The Much Better Buddy Comedy Hiding Within James Cameron's 'Avatar'
James Cameron has re-released the original Avatar to theaters in an effort to remind people that this movie exists before Avatar 2: This One Also Exists comes out. The downside for Cameron is that this is also reminding people of the many baffling moments within this movie -- like when the main character randomly calls a dude who's been nothing but a jerk to him his "brother."
That “brother” makes no sense, but it does offer a fascinating glimpse into what Avatar should have been: an intergalactic buddy comedy. Seriously, all the ingredients are already there.
As a refresher, in case you haven't re-watched this movie recently, or if you did but already forgot all about it, Tsu'tey is the big blue dick who immediately antagonizes Jake Sully when he first meets the Na'vi people. It doesn't help that Tsu'tey and Neytiri, Jake's love interest, are supposed to become "mates" (as in, sexual partners, not good British friends). Just when Jake has won over the Na'vi, his human bosses start bombing the crap out of his new friends and their sacred trees. Tsu'tey reacts by getting violent with Jake, and that's when our protagonist is (inexplicably) like, "brother, noooo."
Bear in mind that the closest thing these characters have gotten to a friendly moment so far is a brief scene where the entire village, including Tsu'tey, touches Jake as he's inducted into the tribe. The rest of their interactions have consisted of Tsu'tey being unnecessarily mean and scoffing at Jake's efforts to live like a Na'vi. There is a deleted scene where they have a drinking competition and a buzzed Tsu'tey admits Jake is surprisingly "brave" for a pansy-ass alien, but the camaraderie doesn't last long. By the end of that scene, Tsu'tey is giving Jake the stink eye again because he noticed he's getting closer to his designated lover.
Jake's use of the word "brother," while confusing from a story perspective, is interesting thematically because the only reason he's even running around with cat people in space is that he's filling in for his dead twin, Tommy. The movie never explores Jake and Tommy's relationship in any depth (admittedly, this would have been kinda hard since one of them only appears as a corpse), but it would make sense if there were unresolved issues between them. Maybe Jake calls Tsu'tey "brother" because he's so desperate for someone to fill in the sibling figure role that he'll even take some asshole he's barely spoken to? It doesn't really matter because the movie does nothing more with this idea.
But what if Jake and Tsu'tey did become brothers in a way? Remember the scene where Jake and Neytiri have to escape from a freaky dragon creature called Toruk? (Probably not, but we just described the gist of it anyway.) Since the two lovebirds already have plenty of scenes together, what if that was Jake and Tsu'tey instead? Let's say the Toruk interrupts one of their petty arguments, and they're suddenly forced to stop squabbling and work together to survive. Once they're safe, it's Tsu'tey, not Neytiri, who tells Jake about the legendary ancient Na'vi who once tamed a Toruk, thus setting up what comes later while also giving them a nice moment to stop and shoot the s**t.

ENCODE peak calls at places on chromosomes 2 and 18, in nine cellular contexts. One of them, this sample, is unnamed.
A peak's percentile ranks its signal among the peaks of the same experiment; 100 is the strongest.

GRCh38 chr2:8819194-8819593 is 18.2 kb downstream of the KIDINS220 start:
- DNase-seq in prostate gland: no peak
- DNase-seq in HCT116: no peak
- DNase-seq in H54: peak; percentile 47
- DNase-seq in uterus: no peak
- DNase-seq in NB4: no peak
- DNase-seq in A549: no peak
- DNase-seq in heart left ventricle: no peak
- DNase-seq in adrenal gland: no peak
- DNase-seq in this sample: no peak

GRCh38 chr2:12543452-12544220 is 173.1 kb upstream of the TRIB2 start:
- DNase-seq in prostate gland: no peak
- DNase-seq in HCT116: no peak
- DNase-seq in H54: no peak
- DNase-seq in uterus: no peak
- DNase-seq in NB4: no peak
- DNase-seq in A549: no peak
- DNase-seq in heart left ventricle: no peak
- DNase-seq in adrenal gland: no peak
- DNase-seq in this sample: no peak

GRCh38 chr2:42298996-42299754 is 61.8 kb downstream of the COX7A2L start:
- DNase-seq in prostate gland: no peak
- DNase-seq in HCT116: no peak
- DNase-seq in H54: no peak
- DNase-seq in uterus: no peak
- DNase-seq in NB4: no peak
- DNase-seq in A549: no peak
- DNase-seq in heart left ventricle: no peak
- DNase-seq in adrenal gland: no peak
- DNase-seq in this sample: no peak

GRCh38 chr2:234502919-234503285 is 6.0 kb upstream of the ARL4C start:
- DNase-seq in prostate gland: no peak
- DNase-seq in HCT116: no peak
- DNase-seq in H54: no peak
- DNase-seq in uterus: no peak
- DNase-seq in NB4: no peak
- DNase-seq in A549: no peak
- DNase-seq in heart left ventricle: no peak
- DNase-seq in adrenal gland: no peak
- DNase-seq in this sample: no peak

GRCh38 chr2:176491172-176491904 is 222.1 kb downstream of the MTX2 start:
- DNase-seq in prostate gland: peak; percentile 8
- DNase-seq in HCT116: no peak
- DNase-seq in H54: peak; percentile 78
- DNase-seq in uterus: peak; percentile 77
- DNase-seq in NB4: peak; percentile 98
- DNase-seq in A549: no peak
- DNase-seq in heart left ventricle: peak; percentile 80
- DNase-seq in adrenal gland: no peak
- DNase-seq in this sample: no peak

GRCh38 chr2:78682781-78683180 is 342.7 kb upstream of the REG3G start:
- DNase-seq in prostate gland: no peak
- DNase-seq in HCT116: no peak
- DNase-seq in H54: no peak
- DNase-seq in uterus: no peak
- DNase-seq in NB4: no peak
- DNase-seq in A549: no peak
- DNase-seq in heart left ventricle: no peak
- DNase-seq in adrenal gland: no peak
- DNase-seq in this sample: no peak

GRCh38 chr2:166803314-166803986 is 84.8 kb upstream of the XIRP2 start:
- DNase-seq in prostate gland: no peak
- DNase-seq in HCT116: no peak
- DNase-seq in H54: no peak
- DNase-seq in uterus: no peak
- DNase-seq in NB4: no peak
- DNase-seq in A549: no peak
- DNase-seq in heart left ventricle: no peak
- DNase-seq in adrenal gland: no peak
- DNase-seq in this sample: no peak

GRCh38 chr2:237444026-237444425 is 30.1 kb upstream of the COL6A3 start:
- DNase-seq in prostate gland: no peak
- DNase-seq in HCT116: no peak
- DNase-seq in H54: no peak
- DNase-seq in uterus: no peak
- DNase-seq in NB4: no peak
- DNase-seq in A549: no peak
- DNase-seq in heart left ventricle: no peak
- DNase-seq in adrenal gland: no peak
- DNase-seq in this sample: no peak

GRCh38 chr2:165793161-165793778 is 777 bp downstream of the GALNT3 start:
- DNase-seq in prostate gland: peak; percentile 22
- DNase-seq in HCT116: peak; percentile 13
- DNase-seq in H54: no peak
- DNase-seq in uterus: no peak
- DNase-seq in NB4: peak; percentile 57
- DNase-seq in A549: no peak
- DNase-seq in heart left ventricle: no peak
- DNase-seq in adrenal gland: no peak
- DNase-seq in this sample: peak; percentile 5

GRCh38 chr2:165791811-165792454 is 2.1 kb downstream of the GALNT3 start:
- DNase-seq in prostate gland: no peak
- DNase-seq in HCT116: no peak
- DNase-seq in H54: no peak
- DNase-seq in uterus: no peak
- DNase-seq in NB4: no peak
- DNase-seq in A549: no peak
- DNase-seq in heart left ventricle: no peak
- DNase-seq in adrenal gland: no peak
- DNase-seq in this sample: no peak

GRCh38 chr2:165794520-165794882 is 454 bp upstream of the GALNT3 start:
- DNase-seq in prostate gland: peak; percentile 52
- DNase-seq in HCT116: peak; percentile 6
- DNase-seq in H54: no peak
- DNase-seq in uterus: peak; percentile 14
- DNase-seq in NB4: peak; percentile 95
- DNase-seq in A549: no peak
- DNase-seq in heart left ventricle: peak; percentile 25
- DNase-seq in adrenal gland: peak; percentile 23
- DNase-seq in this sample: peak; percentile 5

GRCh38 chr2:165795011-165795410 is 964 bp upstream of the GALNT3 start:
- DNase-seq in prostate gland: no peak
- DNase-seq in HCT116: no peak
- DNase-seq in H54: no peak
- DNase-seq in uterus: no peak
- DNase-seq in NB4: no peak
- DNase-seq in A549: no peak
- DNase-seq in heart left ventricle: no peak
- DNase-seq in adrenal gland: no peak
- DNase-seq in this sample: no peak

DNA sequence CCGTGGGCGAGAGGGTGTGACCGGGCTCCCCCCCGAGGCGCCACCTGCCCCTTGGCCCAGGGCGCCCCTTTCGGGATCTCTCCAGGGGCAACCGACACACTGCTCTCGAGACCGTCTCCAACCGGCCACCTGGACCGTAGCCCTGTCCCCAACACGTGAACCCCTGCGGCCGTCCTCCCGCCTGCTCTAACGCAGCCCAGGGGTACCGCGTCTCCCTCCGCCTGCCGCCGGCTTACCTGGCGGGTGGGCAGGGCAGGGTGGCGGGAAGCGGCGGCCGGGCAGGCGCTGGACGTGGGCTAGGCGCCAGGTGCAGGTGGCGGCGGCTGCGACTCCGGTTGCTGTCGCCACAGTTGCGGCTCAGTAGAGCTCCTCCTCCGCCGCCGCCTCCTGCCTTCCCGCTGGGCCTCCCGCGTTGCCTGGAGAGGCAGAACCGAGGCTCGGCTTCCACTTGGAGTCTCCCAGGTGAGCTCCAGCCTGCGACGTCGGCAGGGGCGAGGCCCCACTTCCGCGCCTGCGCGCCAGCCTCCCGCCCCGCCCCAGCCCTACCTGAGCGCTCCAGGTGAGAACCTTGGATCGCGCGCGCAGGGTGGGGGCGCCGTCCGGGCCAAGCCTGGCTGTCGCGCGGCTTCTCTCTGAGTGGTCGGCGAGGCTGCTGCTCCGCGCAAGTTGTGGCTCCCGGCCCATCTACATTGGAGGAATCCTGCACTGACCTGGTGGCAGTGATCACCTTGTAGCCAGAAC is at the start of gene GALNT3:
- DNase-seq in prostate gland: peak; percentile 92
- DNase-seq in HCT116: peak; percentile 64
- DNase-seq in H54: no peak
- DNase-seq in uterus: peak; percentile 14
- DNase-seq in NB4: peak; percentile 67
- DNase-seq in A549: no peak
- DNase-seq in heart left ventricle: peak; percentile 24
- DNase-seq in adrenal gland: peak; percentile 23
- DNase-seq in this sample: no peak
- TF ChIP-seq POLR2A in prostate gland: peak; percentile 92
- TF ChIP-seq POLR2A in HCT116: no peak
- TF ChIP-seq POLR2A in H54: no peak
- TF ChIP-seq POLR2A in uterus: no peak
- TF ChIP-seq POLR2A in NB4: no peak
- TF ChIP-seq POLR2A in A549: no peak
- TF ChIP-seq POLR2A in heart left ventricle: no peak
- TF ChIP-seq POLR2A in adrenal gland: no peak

So Jake and Tsu'tey (or "Tsu," as he starts calling him) become hunting bros and start learning about each other's customs -- you know, like they were supposed to do in the actual movie. The whole reason Jake was allowed to hang out with the Na'vi was so they could learn more about human warriors ... but then they just sorta forgot about that part and started telling Jake all of their secrets while getting absolutely nothing in return. Anyway, the first setback in the bromance happens when Tsu learns that Jake and Neytiri are a thing, leading to a big argument; this is the "Seth Rogen tells James Franco to #@$% off" moment in every buddy comedy.
But then, Jake is inducted into the tribe, and Tsu shows up at the last minute to join the big ceremony and support him. Now the moment when Tsu touches him along with the rest of the village is actually meaningful. Similarly, when Jake is exposed for "betraying" the tribe, and Tsu punches him, the "brother, noooo" is more than just a throwaway.
In the actual movie, Jake wins back the tribe by taming the big dragon, which is a little cheap. He's basically just exploiting their religious superstitions. But if Jake and Tsu have a backstory with the dragon, the redemption makes more dramatic sense. Now Jake wins them back through Tsu, and him being allowed back into the tribe also symbolizes the bromance being restored. Tsu's sacrifice at the end of the movie would hit harder (or hit at all) now that both Jake and the viewer know the guy better. Cameron could have even used the emotional death scene he shot and cut from the movie, presumably because he realized no one had any reason to care about this character.
The final piece of evidence that this movie would have been far superior if Jake and Tsu were friends is the fact that the latter is played by Laz Alonso, M.M. from The Boys, a badass and charismatic actor who was totally wasted playing Generic Asshole Romantic Rival (But Big And Blue). Something to think about when you inevitably start George Lucas'ing these movies, Mr. Cameron.
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